I know that’s how I feel. Take a look, at this trailer for the latest version of Jonathan Swift’s “Gulliver’s Travels” featuring Jack Black, Amanda Peet, Jason Segel and Emily Blunt, just don’t expect to laugh.
I honestly wish I could tell you that this new trailer for the latest version of Jonathan Swift’s classic has something, anything going for it. However, based on the evidence of this trailer, I really can’t. Nothing funny here. Nothing good here. Nothing.
I’m a bit shocked to learn that this was actually cowritten by Nicholas Stoller of the really fun “Get Him to the Greek” and the outstanding “Forgetting Sarah Marshall.” How could it have gone this wrong? Could it be there’s actually something worthwhile in the movie and this is just the worst trailer ever? I don’t remember the last one being much better, but still. Man, between him and the cast, what a waste of real talent.
Well, Roger Ebert will be “seriously pissed” if it turns out to be the hoax, but don’t expect the “is it ‘real’?” discussions about the apparent Joaquin Phoenix human-trainwreck documentary directed by Casey Affleck to die down any time soon. The already controversial film with a high squirm factor and a couple of notoriously disgusting scenes is getting a relatively high profile limited release and will be viewable on 19 screens this weekend.
Below is the full length trailer, a bit better than the teaser I ran here back in August. But don’t touch that mouse when its through, because following it is a rather amusing clip where Mr. Phoenix pays a visit to Sean Coombs, who is eager to help out with Phoenix’s musical ambitions, assuming he gets paid, that is.
Whatever else may be true, Coombs here is, in a subtler way, very nearly as funny as he was in “Get Him to the Greek.”
UPDATE: Since I wrote this, a review has surfaced at our sister site, Bullz-Eye, by our own David Medsker. He’s not a fan.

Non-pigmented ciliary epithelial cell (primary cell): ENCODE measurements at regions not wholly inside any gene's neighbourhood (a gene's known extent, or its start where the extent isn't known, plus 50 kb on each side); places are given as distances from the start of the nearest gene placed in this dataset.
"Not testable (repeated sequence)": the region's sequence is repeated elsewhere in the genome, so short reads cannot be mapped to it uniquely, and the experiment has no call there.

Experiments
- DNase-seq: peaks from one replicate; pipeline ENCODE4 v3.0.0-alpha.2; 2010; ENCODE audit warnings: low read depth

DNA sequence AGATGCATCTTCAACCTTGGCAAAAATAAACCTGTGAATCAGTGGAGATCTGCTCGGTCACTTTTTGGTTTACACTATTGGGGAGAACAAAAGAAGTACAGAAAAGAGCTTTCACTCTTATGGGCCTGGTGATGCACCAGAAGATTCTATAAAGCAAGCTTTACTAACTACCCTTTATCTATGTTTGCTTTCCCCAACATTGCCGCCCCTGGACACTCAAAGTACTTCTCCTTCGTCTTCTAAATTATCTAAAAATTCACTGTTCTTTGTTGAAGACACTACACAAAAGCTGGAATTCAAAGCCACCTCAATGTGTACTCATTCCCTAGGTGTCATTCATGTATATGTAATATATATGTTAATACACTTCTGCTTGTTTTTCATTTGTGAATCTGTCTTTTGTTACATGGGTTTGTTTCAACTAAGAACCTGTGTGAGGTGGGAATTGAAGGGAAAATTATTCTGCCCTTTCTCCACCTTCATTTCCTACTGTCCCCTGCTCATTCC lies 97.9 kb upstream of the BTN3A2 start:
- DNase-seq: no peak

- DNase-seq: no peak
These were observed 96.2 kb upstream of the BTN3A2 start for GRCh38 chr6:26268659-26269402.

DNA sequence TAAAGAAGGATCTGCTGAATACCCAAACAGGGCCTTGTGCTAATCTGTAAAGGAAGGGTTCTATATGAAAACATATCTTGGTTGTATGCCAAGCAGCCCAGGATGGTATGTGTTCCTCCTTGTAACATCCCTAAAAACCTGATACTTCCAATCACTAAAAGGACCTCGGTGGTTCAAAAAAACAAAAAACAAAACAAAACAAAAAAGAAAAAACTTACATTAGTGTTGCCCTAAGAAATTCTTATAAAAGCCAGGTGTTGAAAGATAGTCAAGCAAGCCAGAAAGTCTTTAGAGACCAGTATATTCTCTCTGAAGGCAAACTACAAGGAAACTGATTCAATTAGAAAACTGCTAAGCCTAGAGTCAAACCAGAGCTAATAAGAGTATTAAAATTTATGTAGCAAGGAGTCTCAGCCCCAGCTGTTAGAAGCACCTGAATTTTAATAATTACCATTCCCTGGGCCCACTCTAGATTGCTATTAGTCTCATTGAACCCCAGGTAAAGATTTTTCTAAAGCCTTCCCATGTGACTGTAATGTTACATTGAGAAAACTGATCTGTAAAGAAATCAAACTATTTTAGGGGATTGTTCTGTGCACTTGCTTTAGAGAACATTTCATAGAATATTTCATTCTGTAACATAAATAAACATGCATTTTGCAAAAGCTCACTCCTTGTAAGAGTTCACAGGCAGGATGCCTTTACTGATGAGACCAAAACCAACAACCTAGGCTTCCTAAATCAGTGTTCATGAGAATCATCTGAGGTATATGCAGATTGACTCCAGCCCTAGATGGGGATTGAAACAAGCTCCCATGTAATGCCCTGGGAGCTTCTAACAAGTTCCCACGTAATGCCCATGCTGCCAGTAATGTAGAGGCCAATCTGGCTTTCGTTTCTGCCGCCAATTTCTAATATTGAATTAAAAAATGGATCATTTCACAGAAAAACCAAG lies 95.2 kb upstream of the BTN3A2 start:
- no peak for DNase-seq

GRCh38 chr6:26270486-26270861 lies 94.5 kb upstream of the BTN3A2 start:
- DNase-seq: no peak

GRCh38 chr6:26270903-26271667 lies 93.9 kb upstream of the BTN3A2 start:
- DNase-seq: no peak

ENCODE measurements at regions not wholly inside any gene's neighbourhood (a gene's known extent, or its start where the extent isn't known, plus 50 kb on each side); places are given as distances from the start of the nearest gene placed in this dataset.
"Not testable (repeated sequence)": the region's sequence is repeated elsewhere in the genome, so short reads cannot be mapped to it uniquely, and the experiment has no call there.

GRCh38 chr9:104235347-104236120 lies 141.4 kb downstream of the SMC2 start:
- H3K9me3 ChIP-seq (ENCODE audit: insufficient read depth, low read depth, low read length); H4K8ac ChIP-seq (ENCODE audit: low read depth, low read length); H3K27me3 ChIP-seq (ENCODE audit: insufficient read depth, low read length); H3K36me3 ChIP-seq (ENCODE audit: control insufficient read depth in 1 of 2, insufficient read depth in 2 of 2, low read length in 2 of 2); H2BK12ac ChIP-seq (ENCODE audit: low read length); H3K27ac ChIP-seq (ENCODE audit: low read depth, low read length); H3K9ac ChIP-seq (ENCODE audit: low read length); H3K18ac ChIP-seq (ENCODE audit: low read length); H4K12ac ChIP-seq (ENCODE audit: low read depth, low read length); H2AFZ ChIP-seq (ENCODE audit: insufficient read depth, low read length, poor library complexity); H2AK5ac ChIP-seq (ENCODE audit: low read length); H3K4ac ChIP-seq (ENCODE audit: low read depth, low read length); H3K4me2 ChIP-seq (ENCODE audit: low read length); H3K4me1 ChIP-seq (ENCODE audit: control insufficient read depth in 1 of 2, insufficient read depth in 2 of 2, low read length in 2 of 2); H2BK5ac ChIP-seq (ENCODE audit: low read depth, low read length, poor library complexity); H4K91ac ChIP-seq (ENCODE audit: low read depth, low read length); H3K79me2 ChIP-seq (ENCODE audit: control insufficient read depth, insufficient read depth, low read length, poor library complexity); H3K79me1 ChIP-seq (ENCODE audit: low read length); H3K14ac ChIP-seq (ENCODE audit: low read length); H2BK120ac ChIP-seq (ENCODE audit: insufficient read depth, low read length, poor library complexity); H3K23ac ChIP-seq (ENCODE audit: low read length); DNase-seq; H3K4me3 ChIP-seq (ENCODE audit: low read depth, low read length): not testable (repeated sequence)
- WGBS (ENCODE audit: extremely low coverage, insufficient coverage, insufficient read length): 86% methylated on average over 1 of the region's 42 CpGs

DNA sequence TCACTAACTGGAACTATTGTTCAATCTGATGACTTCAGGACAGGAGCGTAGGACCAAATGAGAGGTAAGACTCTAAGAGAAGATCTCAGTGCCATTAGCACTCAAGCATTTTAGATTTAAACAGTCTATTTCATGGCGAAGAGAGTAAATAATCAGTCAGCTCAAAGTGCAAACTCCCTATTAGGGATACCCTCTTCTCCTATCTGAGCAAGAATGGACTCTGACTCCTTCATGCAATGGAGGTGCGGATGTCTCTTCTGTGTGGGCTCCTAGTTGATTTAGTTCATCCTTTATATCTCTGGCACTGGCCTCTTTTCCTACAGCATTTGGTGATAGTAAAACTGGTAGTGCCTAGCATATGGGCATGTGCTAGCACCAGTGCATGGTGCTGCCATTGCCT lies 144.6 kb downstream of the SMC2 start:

It’s probably not a completely original thought of mine and it’s obviously a vast oversimplification, but it’s always seemed to me that what audiences really seem to want is more of the same, but different. If something is too unfamiliar, only a limited portion of viewers will be adventurous enough to try out a brand new movie flavor. If it’s too familiar, on the other hand, it’s kind of a bore, at best.
That formula has apparently been in full effect this weekend as a film which put a few gentle twists on a very familiar property prospered at the box office. A second movie — in terms of marketing, at any rate — was an apparent carbon copy of its source material, notwithstanding a new cast, more violence, and a bigger budget (too much bigger, probably). That film will prove vastly less profitable, at best.
I used to be disgusted, now I try to stay bemused…
* Yes, they weren’t kidding. Ben Stiller and Tom Cruise are teaming up to make a Les Grossman movie, declares Nikki Finke. I try never to prejudge films, and I really did think Cruise was hilarious in “Tropic Thunder.” However, I think writer Michael Bacall, Ben Stiller, and whoever winds up directing really have their work cut out for them in terms of this not turning into some kind of inverted ego-fest (“look at me — I’m willing to act all crazy!”) like what we saw on MTV a few nights back.
* A new James L. Brooks romantic comedy by any name will probably be worth a look, and maybe better than that.
* It’s always seemed to me that the best part of the guilty pleasure appeal of “Entourage” — aside from Ari, Lloyd, and Johnny Drama, anyway — is the lightning fast pacing that nearly always leaves fans wanting more. Now, producer Mark Wahlberg is determined to give us more in the form of a movie to follow up from the conclusion of the television show. I’m concerned about whether he gets the concept of why you want to always leave an audience wanting more. If not, “Entourage” could become the male equivalent of “Sex and the City” in theaters as well as the small screen.
Even though the weekend is long over, I thought I’d do one last post of great moments with fictitious movie bands inspired to some degree by “Get Him to the Greek” which reminds us that rock and roll and pop music is, as often as not, mostly about just having a good time, and that’s more than enough reason to keep going.
First, a brief reminder that “That Thing You Do” had music in it aside from the title tune.
Young Andrew Strong and company pay tribute to the Wicked Pickett in “The Commitments.” (Oh, and if you’re at work or around the kiddies, be aware, there’s a stray Irish-style F-word or two near the beginning and at the very end of this clip that could catch you by surprise.)